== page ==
Language Project
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  • New Language Project: Learn Persian

    I’m learning a new language.

    Yes, this means I’m up to my 14th language I either am in the process of maintaining, learning, or using on a somewhat regular basis.

    What’s the motivation for doing this? Let’s get into the reason behind it.

    My New Language Project: Learn Persian

    Since Drops released Persian, I’ve toyed with the idea of learning the Persian language (also known as Farsi). Where I live, we have a large community of Persian speakers, many of whom I count as friends and I’d love to share the language with them.

    Given that my last language project didn’t pan out as planned (I intended to learn Hebrew for a trip to Tel Aviv that didn’t happen due to COVID-19), and the fact that travel guidelines are still restrictive, I decided to learn a local language. Something that I could use while still at home.

    My Goal Learning Persian

    At the end of about 90 days, my goal is to surprise some friends with my ability to speak Persian. They’ve occasionally taught me a word here or there in the language, but I haven’t yet seriously studied the language and I know they’ll be thrilled to find out I started learning it on my own.

    I plan to practice the language in other settings leading up to the “big reveal”, but I’m hoping to surprise them like I did my co-workers at Drops with Hungarian a while back.

    How I’m Going to Learn Persian

    My Farsi Language Learning Tools

    Preply

    I plan on taking weekly lessons (perhaps more) during the duration of my Persian learning project. I’m currently trying out several different tutors on Preply, and will hopefully have one selected by the end of the week!

    PS. Have you seen Preply’s learning goal dashboard? It’s amazing! You can select a study goal and it’ll break down how much you’ll have to study to reach it. I set the ultimate goal of B1 in the language and it estimated how many weeks and hours of study I needed.

    Drops

    To start building my vocabulary and foundation in the Persian language, I’ll study new words each day with Drops.

    Fluent in 3 Months Challenge

    I’m joining a challenge a bit late (just over a week), but I plan on taking part in an Fi3M challenge for the extra accountability and community while learning a language.

    PersianPod101

    In my first week, I like to dig through all the Pod101 videos available to quickly learn basic phrases.

    Pimsleur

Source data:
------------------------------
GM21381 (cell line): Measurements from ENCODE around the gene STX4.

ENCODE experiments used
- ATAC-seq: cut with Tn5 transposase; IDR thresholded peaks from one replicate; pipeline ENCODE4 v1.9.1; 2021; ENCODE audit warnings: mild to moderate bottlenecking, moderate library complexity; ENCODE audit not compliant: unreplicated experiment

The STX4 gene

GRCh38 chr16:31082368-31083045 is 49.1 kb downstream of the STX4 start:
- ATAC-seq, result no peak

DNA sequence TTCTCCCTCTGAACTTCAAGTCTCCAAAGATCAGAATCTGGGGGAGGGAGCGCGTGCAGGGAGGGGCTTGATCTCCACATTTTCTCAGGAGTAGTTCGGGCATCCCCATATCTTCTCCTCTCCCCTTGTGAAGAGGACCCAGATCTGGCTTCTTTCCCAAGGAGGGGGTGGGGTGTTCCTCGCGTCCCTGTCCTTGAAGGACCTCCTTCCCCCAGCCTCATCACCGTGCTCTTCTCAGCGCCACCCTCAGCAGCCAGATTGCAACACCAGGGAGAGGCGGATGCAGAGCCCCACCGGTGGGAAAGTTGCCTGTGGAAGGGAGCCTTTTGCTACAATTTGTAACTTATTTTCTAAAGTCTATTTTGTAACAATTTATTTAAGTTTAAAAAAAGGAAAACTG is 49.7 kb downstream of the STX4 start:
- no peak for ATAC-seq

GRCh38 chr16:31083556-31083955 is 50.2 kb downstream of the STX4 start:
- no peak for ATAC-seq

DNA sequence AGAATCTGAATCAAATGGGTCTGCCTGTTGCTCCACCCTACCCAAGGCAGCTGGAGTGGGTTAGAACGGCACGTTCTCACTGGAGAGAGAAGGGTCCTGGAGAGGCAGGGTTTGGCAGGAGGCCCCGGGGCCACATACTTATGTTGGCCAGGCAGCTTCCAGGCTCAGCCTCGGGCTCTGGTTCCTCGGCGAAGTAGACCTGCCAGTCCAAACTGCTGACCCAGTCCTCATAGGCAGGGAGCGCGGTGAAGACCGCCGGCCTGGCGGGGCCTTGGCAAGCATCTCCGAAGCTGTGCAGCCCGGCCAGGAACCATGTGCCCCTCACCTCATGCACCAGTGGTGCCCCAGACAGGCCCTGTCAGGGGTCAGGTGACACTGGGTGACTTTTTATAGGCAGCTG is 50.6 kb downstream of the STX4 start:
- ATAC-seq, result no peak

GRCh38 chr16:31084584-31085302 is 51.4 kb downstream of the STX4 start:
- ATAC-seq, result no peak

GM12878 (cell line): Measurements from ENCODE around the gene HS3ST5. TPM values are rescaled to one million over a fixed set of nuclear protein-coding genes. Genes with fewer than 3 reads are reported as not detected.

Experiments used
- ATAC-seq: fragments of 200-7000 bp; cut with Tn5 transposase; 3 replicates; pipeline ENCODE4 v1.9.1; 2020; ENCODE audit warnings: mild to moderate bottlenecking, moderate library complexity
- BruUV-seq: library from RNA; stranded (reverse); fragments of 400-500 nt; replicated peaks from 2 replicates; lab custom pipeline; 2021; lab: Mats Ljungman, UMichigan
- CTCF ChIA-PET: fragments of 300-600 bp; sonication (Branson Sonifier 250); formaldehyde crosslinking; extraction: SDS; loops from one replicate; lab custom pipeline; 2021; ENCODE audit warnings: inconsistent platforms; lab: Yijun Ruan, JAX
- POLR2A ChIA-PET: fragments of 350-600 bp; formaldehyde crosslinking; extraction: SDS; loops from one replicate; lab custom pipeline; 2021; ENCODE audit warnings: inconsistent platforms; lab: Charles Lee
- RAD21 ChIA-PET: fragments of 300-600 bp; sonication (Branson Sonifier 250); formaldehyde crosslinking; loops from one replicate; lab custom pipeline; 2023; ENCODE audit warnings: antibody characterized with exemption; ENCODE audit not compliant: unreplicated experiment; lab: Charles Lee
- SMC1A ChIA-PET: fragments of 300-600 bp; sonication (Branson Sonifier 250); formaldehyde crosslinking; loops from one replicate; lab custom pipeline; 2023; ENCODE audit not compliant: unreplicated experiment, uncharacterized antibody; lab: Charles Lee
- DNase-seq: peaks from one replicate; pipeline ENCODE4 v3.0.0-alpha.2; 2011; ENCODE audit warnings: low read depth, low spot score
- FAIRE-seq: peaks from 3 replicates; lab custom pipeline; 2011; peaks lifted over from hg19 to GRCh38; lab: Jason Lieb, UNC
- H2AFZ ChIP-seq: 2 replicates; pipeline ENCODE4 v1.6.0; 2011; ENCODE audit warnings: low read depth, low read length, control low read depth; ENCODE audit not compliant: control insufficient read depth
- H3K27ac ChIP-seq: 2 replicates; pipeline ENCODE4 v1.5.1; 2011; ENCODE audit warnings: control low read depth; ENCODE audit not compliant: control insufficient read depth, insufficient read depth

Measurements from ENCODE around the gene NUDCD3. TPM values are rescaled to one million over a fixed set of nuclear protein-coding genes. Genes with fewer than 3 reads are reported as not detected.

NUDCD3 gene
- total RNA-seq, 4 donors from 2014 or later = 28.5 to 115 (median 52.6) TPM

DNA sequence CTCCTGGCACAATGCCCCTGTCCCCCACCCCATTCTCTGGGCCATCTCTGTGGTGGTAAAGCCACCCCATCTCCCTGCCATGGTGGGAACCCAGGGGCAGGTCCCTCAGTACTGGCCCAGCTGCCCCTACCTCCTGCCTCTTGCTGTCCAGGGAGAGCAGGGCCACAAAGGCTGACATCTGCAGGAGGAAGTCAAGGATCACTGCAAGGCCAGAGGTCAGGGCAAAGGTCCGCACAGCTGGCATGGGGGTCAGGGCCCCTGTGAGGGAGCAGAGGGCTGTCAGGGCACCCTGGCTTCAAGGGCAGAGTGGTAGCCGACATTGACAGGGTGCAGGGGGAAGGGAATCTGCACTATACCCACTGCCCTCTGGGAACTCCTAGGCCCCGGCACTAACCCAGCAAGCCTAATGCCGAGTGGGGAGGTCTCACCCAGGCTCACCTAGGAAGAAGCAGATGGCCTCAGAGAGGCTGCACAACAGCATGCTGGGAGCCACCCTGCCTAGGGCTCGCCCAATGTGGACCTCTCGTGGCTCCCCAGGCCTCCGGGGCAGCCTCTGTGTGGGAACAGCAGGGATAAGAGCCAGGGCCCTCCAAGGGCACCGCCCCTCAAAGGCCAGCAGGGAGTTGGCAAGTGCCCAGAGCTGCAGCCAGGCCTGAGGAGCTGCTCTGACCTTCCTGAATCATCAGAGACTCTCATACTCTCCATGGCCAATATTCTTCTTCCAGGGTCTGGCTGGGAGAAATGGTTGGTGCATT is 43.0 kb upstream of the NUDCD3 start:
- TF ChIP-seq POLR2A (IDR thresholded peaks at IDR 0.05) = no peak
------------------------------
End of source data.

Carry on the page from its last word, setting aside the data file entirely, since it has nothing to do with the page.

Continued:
One of my favorite resources when starting to learn a new language is Pimsleur because it’s been a great way to get in both listening and speaking practice.

    My Language Learning Routine

    My routine for learning Persian will look like this at the start of this project:

    Every day:

    • 5-15 minutes of vocabulary study with Drops
    • 15-30 minutes of video lessons with the PersianPod101 Youtube channel
    • 30 minute Pimsleur lesson

    Every week:

    • 1 lesson with my Farsi tutor
    • Additional research and study as needed

    My Initial Plans for My First Week of Learning Persian

    In the first week of learning Persian, I’d like to accomplish the following:

    • Learn the Persian writing system
    • Get my self introduction down in Persian
    • Learn around 100 words

    My Updates

    I’ll update you on my progress about once every two weeks either by blog post or by video. To keep everything in one place, I’ve put this page together so you can find all my Persian updates in chronological order.

    Have any questions about this project? Let me know in the comments below! I’m putting together an “Ask the Polyglot” video and post answering many of the questions you’ve sent me about my Persian language project—whether it’s about starting a new language or about my learning strategies in general.

    I also plan to make regular videos on Instagram and Youtube – so be sure to follow me there.

    In the meantime, do you have any advice for me as a new Persian learner? Have any resource recommendations you couldn’t live without while learning the language? Let me know in the comments below! I look forward to hearing from you.

    July 29, 2020 • Language Project, Language Resources • Views: 366

  • NEW LANGUAGE PROJECT: LEARNING HUNGARIAN

    Over the last couple months, I’ve been learning a language in secret. I recently revealed that language was Hungarian and now, I’m excited to share more details about this language project – the how, the what, and they why.

    But first, if you’re interested in following this project along, be sure to subscribe to the Drops blog! It’s where I’m sharing all my updates.

    Getting Started with the Hungarian Language

    Just over two months ago, I decided that I wanted to learn Hungarian.

    Why?

    Because I wanted to surprise my colleagues at Drops on our team trip. In November, we all met up in Budapest, Hungary and it seemed like the perfect occasion. Not only would I be in the country that speaks the language, but I’d also get to surprise the founders of Drops with their native language.

    I signed up for the Fi3M Challenge for motivation, keeping the details of my language a secret, saving my videos and updates for after the big reveal.

    In many ways, this project was different from anything I’ve done before. To start, it was a secret, so I was limited to how many people I could reach out to for help. Luckily, Benny Lewis over at Fluent in 3 Months completed a similar project – Hungarian in 3 Months. He and I chatted about language projects and learning Hungarian, and he offered me tips for filming the reveal in Budapest.

    Limitations Offer a Creative Environment

    One of the other things I really wanted to do with this project was change my approach. Lately, I’ve found a lot of success in the conversational approach and because of this, I’ve stuck to it for my last several projects. Getting too comfortable with a system or routine can cause learning plateaus and with a short-term project, that can be dangerous. 

    Rather than use all the resources, processes and methods I typically use when I start a new language (or refresh an old one), I did something different. 

    First, I limited myself to two resources – Drops and italki. I had originally planned to use three (a coursebook being the third), but ended up not using it. Doing this meant that I really needed to maximize my experience with the two resources I was using.

    I had to get creative.

    And that creativity not only led to several breakthroughs, but helped keep me from burning out during the time I spent studying.

    Second, I cut grammar out almost completely. During that time, I did not learn a single grammar rule. Instead, I studied tons of vocabulary and practiced the language with my tutor. In doing these two things, I learned some grammar through context without ever having to sit down and learn how to conjugate or use cases.